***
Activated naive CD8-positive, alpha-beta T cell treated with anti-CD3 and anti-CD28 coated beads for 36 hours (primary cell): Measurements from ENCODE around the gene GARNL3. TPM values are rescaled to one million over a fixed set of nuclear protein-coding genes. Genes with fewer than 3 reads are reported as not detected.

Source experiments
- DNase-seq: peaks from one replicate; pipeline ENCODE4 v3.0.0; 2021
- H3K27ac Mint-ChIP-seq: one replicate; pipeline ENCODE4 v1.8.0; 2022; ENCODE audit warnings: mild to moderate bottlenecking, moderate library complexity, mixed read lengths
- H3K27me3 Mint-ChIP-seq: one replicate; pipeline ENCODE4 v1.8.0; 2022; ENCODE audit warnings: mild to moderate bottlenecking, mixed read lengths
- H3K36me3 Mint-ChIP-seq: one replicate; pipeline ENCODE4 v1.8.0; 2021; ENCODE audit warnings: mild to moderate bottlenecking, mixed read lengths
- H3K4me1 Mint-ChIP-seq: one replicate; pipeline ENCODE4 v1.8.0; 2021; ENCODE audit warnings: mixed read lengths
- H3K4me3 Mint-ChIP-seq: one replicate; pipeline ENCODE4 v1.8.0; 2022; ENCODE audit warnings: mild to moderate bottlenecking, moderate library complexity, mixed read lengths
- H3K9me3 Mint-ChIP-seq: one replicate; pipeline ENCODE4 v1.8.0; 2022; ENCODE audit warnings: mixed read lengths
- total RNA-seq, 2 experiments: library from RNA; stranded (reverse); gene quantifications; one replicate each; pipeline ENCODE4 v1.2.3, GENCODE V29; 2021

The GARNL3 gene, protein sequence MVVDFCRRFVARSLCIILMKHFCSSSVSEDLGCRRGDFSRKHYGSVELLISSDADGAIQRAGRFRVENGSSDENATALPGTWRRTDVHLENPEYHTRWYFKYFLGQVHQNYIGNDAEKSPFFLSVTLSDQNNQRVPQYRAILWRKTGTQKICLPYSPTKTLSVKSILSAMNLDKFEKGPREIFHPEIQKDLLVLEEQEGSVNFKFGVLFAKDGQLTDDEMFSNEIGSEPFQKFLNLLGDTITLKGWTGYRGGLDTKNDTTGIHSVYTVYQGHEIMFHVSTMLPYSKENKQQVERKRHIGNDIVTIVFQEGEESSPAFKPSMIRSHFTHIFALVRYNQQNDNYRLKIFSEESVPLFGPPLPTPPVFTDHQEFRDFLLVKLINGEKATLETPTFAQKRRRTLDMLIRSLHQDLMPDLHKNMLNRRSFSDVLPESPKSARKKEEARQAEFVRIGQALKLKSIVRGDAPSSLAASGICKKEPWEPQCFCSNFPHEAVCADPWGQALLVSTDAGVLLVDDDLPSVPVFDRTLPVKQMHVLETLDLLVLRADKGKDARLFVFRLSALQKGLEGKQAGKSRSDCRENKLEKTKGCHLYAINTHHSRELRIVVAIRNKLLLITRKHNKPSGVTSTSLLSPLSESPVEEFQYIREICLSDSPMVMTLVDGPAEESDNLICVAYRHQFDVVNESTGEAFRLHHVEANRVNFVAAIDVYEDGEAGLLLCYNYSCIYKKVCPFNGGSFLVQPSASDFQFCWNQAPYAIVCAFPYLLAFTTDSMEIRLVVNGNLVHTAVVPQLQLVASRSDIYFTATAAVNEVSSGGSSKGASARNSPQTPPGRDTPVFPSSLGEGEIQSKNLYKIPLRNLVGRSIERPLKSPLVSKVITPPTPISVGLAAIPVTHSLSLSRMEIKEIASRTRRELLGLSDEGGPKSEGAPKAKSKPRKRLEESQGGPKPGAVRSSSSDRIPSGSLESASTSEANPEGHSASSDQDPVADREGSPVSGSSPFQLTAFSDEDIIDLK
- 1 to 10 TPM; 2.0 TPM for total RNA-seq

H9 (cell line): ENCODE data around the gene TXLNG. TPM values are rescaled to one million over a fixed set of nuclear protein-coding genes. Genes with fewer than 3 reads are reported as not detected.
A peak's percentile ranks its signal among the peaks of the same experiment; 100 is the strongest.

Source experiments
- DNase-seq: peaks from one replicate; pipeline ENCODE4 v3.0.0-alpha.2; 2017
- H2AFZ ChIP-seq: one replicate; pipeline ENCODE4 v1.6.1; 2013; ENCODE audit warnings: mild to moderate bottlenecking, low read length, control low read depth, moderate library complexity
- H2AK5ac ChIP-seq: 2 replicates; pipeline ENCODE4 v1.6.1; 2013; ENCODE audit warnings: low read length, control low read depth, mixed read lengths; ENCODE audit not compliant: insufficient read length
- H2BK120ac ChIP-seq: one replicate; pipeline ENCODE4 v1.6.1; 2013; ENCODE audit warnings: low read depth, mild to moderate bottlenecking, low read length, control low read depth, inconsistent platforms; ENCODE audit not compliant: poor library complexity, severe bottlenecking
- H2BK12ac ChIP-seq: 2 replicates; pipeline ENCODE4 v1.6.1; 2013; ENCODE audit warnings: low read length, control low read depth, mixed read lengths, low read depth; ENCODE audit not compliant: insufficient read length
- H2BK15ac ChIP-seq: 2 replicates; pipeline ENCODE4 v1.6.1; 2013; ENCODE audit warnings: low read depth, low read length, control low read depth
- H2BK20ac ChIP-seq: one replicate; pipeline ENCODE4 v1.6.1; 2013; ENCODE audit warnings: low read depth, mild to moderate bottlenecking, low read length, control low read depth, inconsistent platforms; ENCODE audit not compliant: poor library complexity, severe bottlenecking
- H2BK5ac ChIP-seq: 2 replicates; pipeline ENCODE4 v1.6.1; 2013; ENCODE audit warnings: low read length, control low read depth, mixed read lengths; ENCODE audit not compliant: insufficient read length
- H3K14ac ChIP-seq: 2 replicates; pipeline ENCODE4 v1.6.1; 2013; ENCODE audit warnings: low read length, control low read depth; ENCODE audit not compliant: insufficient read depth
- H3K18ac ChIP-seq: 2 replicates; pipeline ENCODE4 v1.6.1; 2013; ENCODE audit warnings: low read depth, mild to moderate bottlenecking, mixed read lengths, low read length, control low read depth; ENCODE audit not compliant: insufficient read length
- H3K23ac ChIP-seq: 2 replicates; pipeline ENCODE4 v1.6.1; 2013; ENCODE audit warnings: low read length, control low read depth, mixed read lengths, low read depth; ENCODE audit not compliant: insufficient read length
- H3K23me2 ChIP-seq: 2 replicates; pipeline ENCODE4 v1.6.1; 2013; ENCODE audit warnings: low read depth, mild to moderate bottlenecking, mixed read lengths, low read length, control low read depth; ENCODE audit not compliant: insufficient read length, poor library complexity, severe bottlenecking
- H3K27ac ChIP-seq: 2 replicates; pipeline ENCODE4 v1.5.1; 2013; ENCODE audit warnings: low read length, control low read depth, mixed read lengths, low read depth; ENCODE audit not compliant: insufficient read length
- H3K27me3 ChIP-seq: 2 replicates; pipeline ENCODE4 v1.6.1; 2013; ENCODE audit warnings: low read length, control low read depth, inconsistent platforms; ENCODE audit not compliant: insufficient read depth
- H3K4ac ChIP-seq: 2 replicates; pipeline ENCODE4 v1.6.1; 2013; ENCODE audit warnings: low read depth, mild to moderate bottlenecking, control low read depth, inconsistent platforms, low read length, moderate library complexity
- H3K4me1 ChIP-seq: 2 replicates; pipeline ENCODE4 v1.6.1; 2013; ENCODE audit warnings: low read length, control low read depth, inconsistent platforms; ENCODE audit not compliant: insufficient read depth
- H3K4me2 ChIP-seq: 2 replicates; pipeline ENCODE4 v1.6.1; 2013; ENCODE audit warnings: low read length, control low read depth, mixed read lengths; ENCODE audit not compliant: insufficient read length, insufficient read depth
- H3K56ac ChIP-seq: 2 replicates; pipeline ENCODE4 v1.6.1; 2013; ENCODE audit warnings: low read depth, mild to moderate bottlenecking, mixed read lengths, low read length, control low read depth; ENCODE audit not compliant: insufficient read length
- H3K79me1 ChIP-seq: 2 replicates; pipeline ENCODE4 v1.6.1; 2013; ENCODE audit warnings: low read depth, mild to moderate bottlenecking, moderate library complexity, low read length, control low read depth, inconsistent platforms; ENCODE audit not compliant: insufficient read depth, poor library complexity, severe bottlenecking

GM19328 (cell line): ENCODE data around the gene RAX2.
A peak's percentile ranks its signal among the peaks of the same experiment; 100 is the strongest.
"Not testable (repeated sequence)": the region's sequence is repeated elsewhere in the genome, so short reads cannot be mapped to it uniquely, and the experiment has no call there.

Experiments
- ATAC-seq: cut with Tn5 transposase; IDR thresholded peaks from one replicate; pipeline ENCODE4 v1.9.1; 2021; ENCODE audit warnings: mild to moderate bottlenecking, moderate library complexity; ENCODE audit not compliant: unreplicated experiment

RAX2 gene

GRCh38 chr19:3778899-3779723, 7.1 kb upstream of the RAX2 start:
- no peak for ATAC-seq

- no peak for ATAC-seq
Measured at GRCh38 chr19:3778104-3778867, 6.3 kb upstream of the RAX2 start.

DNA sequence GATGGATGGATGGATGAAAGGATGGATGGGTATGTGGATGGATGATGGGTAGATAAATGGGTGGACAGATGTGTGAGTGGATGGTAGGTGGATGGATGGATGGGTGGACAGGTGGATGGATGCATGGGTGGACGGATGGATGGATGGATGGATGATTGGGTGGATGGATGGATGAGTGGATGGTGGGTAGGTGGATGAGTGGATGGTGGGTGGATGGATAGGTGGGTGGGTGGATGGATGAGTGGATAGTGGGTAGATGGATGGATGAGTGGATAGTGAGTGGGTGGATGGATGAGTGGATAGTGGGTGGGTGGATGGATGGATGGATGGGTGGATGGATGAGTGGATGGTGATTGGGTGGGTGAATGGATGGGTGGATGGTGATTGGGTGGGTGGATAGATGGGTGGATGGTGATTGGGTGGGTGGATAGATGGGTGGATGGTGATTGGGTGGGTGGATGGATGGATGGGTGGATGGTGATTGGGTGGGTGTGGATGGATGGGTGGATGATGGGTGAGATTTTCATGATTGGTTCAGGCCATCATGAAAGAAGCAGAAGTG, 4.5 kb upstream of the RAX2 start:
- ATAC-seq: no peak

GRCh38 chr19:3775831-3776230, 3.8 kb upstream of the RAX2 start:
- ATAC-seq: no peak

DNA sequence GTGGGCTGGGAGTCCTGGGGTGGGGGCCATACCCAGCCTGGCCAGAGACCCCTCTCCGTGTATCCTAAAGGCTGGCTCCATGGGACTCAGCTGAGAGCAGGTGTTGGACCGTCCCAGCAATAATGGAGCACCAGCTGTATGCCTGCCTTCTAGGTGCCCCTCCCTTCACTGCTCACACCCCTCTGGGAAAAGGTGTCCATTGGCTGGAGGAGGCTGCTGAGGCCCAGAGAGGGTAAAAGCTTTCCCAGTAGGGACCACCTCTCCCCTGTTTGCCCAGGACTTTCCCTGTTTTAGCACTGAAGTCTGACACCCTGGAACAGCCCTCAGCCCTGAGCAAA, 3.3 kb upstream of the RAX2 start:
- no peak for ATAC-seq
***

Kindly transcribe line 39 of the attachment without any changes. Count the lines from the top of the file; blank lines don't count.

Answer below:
- ATAC-seq: cut with Tn5 transposase; IDR thresholded peaks from one replicate; pipeline ENCODE4 v1.9.1; 2021; ENCODE audit warnings: mild to moderate bottlenecking, moderate library complexity; ENCODE audit not compliant: unreplicated experiment